1625 & 436251 progressions

Is it possible to provide a cheat sheet for this progression in all 12 keys? We have it in Eb and Bb but it would be great to get the other 10.

Hi Wendy :wave:

Great idea! Leave it with me and I will transpose the chords to all 12 keys and create a cheat sheet.

Apologies for the late reply, I did see you email and it was on my to-do-list to reply.

We have just recorded a new course on “New Orleans Blues, Funk, & RnB” which has kept me busy this last week. I’ll be announcing more details shortly.

I will aim to create the above cheat sheet by next week :+1:



Thank you. These progressions are freeing me up. I’ll look for the cheat sheet and work with Eb and Bb in the meantime.

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Somewhere in one of the progression lessons you said you’d done a lesson that addresses progressions for songs that don’t start on a major 7 chord. Where is that?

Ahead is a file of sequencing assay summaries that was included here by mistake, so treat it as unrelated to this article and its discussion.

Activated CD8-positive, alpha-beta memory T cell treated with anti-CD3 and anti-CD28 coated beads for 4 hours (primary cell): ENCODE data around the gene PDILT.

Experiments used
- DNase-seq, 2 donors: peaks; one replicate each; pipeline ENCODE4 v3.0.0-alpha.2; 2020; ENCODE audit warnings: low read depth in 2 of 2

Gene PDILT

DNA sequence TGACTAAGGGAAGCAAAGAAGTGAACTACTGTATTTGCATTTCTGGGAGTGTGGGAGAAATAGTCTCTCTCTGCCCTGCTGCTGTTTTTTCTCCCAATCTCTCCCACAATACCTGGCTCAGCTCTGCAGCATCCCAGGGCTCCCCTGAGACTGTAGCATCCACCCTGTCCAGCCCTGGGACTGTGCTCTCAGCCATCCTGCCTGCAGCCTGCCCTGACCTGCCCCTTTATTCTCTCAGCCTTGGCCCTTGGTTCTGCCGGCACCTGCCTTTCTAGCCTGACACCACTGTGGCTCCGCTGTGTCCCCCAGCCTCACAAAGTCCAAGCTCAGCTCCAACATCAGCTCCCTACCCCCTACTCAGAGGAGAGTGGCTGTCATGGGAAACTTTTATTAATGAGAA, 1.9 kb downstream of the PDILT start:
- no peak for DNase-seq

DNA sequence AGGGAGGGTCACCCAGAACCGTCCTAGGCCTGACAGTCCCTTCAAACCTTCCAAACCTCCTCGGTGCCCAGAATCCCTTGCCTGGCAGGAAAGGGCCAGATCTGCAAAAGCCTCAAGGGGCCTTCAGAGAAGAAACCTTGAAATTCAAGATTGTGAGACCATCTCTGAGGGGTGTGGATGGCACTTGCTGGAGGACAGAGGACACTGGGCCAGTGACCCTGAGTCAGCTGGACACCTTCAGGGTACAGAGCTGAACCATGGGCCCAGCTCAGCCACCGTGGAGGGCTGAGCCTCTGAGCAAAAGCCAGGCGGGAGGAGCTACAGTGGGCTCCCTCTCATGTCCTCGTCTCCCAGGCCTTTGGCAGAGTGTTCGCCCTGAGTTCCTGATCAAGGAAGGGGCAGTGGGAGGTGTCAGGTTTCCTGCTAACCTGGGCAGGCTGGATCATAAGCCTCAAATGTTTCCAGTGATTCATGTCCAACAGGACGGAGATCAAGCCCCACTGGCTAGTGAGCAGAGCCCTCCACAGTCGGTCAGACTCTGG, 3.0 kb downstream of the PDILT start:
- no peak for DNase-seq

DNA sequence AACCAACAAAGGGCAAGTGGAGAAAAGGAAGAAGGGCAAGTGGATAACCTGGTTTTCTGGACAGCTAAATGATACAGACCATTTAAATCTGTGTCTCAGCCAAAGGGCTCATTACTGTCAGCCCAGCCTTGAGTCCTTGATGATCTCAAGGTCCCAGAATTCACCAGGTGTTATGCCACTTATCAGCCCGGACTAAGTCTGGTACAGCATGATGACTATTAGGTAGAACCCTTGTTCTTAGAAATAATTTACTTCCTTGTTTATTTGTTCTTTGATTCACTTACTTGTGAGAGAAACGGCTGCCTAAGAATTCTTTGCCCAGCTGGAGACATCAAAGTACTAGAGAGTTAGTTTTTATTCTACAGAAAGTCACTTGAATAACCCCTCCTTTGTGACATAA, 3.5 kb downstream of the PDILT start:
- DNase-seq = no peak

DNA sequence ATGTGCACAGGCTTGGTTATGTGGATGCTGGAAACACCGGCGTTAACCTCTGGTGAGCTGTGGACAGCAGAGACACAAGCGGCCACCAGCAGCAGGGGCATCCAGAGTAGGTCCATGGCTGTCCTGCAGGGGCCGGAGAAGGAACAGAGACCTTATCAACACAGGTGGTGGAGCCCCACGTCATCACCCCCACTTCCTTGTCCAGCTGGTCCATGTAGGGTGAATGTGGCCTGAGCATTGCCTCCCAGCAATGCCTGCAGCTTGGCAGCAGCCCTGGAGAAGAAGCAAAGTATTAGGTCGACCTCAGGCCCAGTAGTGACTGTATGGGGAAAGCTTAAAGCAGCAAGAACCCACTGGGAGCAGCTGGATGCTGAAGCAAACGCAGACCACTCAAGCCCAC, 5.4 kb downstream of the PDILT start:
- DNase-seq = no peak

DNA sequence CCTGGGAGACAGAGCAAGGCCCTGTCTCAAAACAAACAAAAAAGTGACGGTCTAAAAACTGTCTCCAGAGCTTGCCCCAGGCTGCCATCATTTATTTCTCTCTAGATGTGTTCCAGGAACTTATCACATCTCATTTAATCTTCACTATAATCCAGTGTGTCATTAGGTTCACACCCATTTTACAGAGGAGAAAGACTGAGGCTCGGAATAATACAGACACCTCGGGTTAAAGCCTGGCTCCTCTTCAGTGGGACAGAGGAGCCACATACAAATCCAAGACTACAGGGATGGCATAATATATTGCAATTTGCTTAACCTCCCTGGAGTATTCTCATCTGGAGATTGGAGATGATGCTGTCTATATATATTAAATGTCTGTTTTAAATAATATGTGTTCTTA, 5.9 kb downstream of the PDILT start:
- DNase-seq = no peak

Check out this lesson where Tuomo demonstrates intros that can be used for tunes that start on the ii-7 chord:

Here’s Some Additional Theory:

When a tune starts on the Imaj7 chord, we can play the following 1625 progression:

  • Imaj7 / VI7 / ii-7 / V7 --> leading back to Imaj7 to start the tune.

For example, in the key of Eb Major this could be:

  • Ebmaj7 / C7 / F-7 / Bb7 --> leading to Ebmaj7 to start the tune.

If the tune starts on the ii-7 chord, a variation is:

  • Imaj7 / IV7 / iii-7 / VI7 --> leading to ii-7 to start the tune.

For example, in the key of Eb Major this could be:

  • Ebmaj7 / Ab7 / G-7 / C7 --> leading to F-7 to start the tune.